- Broc Romanek

June 26, 2009

Random Thoughts (and Worries) about Proxy Access

As we continue to post hordes of memos analyzing the SEC's proxy access proposal in our "Proxy Access" Practice Area, we're also are keeping an eye on the comment letters being submitted to the SEC. It's very early - so most of the comment letters so far are from individuals, including this one from a disgruntled citizen who is mad about the SEC's handling of Bernie Madoff and this one decrying the tyranny of the voting system (from Thomas Paine no less).

On a more serious note, Ning Chiu of Davis Polk notes: "One of the sleeper issues that has not been noted as much about proxy access is the impact on majority voting. If there's a shareholder nominee, then majority voting provisions default back to a plurality standard since the definition of a contest is usually phrased as having more candidates than board seats. That limits the power of "vote no" campaigns and ISS "vote no" recommendations, which had an impact on compensation matters this year. It's possible that activists and ISS would rather have threat of majority voting than a shareholder nominee on the ballot whose chances of getting elected may be slim."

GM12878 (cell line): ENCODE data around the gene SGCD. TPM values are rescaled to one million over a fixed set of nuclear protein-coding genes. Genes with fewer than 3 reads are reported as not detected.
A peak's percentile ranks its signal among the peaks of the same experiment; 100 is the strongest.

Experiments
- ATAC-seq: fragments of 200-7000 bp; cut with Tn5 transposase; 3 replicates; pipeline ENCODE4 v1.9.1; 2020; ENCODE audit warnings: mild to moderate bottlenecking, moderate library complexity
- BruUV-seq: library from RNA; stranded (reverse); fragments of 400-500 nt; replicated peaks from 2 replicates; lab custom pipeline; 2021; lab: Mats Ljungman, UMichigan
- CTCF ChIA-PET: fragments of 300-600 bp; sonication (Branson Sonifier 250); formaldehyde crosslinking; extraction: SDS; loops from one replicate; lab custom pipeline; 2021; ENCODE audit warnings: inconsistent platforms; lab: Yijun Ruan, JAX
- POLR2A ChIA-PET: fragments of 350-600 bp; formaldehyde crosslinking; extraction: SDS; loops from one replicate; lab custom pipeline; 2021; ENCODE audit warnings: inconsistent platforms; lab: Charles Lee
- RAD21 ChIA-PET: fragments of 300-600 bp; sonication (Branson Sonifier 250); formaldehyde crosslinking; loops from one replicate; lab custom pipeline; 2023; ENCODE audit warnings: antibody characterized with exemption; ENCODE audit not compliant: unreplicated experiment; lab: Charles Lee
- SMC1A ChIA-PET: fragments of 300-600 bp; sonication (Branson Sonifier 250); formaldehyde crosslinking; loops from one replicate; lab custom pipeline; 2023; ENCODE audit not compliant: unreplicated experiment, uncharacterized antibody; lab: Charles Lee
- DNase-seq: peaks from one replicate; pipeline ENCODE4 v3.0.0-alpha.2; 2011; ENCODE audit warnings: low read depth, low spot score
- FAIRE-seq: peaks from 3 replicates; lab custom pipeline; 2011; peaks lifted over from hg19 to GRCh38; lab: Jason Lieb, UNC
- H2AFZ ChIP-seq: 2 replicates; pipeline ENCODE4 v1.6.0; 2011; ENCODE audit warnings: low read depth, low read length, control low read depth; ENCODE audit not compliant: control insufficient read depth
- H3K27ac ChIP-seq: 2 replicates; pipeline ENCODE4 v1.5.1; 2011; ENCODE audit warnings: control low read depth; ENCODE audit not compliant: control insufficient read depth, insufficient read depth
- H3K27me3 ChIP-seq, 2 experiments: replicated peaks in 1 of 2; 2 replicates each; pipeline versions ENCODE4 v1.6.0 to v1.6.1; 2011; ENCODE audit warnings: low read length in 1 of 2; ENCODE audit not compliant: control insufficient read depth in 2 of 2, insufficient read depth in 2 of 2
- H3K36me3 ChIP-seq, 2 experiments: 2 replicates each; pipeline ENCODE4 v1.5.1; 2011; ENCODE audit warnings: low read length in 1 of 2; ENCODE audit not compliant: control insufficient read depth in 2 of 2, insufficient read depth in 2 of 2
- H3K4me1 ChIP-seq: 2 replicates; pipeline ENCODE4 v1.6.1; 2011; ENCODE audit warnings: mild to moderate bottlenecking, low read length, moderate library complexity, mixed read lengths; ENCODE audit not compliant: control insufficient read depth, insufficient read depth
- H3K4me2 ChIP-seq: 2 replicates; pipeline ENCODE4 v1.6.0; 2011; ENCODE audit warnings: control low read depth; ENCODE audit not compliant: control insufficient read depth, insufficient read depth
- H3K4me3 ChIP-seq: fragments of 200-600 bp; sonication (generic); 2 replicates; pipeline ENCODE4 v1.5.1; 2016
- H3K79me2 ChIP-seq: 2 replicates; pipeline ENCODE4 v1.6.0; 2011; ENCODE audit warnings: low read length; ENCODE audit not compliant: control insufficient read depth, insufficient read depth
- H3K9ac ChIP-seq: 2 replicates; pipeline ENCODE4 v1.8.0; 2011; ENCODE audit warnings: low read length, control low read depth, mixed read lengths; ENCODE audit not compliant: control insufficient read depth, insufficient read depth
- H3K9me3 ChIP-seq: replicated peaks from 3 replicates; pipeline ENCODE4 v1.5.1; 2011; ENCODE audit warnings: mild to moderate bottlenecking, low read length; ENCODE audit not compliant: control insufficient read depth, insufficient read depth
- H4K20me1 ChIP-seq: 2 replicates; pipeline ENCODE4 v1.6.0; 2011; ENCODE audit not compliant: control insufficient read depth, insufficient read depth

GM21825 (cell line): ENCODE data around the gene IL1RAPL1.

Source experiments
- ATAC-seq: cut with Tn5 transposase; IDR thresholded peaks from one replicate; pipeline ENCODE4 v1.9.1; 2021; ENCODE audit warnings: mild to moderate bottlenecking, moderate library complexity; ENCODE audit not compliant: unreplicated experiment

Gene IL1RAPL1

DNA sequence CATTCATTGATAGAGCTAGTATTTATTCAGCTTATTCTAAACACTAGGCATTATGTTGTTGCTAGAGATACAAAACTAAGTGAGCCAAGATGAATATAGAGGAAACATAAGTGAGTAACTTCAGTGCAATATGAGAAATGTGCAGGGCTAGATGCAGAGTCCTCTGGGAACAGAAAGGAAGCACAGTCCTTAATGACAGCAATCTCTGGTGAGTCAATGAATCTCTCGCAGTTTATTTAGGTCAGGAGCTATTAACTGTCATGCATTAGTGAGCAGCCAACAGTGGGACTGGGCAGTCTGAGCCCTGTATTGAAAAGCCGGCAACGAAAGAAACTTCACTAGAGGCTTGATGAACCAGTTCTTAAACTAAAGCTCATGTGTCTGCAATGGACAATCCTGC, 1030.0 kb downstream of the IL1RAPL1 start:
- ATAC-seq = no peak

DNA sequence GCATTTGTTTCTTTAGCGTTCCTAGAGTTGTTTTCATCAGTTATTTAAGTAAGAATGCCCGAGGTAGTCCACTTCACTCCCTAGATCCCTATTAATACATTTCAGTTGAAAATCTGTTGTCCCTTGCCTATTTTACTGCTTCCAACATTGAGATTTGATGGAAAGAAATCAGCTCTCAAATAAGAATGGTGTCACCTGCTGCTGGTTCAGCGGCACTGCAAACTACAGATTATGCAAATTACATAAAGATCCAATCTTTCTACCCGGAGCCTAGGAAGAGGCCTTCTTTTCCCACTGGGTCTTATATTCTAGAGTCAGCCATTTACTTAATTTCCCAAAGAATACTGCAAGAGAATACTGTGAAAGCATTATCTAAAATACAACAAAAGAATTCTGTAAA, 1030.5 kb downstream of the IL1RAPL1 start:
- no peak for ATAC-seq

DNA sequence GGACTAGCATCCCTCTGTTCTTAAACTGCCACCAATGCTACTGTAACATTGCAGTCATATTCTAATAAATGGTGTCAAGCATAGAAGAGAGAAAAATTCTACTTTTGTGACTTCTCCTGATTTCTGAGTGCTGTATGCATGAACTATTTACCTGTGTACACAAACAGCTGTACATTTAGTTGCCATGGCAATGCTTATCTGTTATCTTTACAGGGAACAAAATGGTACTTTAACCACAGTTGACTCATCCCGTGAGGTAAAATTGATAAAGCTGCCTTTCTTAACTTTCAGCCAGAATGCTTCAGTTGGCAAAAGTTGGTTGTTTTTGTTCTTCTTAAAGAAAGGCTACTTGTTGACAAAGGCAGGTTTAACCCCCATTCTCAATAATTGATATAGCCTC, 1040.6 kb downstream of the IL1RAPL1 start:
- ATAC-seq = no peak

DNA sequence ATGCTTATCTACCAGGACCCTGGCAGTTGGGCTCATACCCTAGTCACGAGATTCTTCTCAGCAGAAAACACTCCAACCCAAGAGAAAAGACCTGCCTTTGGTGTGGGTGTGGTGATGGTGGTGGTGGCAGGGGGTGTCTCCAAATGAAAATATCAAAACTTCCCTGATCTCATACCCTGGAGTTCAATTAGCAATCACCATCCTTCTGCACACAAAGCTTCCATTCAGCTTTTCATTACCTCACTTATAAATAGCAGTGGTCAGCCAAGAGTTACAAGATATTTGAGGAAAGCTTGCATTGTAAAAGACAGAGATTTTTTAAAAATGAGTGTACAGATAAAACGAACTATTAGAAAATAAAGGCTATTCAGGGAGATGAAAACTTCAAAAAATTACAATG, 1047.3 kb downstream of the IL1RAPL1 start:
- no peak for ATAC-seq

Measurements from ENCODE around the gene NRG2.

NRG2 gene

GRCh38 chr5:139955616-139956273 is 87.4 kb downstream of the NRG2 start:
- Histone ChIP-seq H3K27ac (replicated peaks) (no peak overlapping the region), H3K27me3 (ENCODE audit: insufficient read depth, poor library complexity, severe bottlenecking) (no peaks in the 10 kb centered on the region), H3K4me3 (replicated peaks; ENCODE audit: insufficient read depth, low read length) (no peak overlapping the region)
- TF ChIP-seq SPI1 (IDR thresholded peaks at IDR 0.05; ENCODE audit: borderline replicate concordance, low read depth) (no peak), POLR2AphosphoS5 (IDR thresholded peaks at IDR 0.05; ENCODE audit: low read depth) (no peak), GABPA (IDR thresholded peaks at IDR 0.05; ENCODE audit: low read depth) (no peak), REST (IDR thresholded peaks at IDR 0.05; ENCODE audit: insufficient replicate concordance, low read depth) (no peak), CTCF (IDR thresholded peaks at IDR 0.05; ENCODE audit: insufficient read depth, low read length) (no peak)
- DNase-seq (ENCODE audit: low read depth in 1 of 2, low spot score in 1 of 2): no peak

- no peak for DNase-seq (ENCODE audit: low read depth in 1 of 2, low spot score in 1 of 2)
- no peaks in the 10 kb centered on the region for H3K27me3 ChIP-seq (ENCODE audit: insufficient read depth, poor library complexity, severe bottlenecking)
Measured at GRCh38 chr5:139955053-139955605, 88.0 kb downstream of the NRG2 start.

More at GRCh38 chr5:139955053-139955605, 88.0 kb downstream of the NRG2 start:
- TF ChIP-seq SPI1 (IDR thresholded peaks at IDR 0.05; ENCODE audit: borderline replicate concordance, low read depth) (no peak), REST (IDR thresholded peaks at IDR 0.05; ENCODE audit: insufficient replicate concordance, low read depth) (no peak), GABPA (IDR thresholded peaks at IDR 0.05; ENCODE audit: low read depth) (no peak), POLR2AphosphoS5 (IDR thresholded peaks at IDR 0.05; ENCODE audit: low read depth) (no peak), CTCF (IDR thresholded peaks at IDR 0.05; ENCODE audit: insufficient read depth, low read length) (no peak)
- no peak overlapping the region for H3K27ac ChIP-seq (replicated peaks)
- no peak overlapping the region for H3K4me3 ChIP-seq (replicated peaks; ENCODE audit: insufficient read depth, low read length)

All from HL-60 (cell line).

Just before the SEC posted its proxy access proposing release, I noted that the month wait for the proposal was heading towards a record. [Note that 11% correctly picked "sometime this week" in my poll of predicting when the release would be out; the release came out the day following when the poll went up.]

Former Staffer Scott Taub, now with Financial Reporting Advisors, wisely responded that it wasn't even close to record "still waiting" territory. He points to the gap between the approval of the draft IFRS roadmap at an open Commission meeting (August 27th last year) and when that proposal was posted (November 14th). That wait will be hard to beat...

The Latest Compensation Disclosures: A Proxy Season Post-Mortem

We have posted the transcript from our recent CompensationStandards.com webcast: "The Latest Compensation Disclosures: A Proxy Season Post-Mortem."

No, Michael Scott Does Not Work for Us